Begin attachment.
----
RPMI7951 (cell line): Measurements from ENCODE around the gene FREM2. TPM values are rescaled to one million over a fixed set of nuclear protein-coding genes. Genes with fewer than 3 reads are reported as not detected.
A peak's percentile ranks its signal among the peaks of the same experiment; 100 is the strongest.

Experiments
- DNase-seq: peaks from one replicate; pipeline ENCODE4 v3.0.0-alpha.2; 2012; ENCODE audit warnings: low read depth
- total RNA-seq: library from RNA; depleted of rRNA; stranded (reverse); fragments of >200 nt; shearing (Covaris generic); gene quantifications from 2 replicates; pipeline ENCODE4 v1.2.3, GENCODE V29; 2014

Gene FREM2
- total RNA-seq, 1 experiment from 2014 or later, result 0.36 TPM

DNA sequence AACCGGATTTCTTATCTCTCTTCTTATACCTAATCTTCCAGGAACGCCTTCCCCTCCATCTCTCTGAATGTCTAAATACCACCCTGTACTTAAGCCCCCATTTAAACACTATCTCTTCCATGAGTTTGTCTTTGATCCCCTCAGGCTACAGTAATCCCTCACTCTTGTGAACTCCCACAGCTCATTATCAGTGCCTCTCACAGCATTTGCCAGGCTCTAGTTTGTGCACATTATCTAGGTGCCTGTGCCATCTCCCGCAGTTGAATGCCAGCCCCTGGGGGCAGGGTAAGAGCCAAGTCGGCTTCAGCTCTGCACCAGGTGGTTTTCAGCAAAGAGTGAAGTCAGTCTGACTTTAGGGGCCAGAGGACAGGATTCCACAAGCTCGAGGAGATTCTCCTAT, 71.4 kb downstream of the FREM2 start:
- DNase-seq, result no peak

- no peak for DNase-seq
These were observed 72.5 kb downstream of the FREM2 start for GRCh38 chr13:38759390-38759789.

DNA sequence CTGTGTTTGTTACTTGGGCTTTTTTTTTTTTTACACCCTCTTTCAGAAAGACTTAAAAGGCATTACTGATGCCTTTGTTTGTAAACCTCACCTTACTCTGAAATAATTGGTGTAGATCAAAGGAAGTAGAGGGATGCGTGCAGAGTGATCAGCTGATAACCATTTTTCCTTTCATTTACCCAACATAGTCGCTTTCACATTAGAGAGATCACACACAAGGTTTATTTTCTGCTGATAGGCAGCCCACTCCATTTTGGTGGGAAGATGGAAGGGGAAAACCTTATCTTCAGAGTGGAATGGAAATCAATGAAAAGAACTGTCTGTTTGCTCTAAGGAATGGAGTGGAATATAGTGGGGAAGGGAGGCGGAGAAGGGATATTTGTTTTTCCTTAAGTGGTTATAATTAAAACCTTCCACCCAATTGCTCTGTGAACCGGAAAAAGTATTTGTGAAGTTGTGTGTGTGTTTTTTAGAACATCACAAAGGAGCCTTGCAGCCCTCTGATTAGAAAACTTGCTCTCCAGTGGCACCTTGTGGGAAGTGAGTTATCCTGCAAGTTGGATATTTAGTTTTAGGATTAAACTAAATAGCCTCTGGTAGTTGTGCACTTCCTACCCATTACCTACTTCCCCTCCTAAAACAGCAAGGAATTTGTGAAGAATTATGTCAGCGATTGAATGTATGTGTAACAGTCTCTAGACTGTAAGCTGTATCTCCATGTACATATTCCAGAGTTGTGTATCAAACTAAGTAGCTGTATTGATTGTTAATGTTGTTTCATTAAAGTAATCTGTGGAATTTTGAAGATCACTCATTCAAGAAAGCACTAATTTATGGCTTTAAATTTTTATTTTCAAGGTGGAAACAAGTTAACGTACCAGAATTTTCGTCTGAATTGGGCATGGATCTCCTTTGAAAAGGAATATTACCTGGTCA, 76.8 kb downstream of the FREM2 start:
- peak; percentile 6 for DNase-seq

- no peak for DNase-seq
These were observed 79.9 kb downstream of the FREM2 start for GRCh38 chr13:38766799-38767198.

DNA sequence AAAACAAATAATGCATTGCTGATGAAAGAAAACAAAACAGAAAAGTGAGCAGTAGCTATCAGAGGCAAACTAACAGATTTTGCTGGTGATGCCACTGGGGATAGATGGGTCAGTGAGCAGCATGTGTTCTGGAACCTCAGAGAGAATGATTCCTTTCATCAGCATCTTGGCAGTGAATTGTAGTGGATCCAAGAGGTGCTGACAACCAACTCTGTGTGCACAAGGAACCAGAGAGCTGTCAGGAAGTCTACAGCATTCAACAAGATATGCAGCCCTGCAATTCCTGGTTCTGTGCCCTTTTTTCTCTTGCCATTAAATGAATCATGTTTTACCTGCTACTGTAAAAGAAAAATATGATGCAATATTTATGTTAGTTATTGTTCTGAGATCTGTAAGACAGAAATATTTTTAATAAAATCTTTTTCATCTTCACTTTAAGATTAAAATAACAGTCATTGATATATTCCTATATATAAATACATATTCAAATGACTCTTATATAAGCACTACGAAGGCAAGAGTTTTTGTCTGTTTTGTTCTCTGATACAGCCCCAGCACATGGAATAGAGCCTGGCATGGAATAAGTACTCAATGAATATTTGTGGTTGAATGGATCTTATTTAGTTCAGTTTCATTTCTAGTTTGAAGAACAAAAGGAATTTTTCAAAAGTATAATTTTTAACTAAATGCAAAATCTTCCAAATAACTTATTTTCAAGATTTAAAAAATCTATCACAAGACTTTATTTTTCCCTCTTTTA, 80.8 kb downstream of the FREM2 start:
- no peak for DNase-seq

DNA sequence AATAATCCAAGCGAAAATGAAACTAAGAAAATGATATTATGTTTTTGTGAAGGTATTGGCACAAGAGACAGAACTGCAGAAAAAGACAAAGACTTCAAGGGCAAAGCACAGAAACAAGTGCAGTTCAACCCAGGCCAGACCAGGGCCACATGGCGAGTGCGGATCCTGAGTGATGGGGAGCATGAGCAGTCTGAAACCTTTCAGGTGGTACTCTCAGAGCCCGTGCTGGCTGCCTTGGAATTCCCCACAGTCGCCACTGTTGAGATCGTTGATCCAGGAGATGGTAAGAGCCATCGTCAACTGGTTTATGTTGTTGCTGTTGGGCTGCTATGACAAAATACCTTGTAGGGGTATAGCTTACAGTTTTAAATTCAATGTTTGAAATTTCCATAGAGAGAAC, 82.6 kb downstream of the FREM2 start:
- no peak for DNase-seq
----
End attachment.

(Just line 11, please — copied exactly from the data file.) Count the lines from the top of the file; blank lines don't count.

These were observed 72.5 kb downstream of the FREM2 start for GRCh38 chr13:38759390-38759789.